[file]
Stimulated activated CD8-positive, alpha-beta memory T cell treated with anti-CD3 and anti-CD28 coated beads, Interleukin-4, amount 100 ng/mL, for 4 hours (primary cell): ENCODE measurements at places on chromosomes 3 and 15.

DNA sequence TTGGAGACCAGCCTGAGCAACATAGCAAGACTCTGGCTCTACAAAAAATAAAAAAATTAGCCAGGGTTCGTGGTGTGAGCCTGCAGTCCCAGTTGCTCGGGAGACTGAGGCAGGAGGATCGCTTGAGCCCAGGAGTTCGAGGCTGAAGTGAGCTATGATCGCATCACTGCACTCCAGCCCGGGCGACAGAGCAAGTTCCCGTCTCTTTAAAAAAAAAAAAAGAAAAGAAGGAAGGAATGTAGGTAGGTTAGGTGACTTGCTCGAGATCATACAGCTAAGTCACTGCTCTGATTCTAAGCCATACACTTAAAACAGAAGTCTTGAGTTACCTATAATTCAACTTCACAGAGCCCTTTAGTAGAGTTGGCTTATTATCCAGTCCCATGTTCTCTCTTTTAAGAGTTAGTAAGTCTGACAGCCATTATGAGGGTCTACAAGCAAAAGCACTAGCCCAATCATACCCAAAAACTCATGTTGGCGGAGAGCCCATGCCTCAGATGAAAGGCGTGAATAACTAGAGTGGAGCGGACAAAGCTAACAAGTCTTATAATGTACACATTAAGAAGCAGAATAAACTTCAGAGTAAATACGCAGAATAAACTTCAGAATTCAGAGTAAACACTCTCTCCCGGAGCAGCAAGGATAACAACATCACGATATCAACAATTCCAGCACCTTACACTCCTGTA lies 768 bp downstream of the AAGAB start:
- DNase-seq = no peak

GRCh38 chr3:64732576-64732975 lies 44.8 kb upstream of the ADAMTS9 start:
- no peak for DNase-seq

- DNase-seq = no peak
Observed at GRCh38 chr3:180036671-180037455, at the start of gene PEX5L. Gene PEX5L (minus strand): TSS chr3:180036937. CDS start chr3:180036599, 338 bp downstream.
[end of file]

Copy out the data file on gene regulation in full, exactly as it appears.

Stimulated activated CD8-positive, alpha-beta memory T cell treated with anti-CD3 and anti-CD28 coated beads, Interleukin-4, amount 100 ng/mL, for 4 hours (primary cell): ENCODE measurements at places on chromosomes 3 and 15.

DNA sequence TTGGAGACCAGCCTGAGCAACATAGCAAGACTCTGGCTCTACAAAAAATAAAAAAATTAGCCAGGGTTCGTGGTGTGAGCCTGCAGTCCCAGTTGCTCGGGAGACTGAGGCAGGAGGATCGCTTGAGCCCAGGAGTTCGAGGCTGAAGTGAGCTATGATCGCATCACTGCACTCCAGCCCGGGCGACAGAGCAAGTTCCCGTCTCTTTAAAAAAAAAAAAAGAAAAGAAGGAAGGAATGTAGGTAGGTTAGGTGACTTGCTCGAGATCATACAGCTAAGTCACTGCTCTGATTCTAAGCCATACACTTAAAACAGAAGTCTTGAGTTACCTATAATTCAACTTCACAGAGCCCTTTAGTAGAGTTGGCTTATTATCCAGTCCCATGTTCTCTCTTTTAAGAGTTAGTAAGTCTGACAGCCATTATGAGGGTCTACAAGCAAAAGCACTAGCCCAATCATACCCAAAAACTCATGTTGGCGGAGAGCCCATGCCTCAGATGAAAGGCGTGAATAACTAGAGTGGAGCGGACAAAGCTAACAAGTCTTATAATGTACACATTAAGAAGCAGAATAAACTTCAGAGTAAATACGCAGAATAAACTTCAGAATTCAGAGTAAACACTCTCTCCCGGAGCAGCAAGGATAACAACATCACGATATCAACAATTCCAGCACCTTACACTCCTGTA lies 768 bp downstream of the AAGAB start:
- DNase-seq = no peak

GRCh38 chr3:64732576-64732975 lies 44.8 kb upstream of the ADAMTS9 start:
- no peak for DNase-seq

- DNase-seq = no peak
Observed at GRCh38 chr3:180036671-180037455, at the start of gene PEX5L. Gene PEX5L (minus strand): TSS chr3:180036937. CDS start chr3:180036599, 338 bp downstream.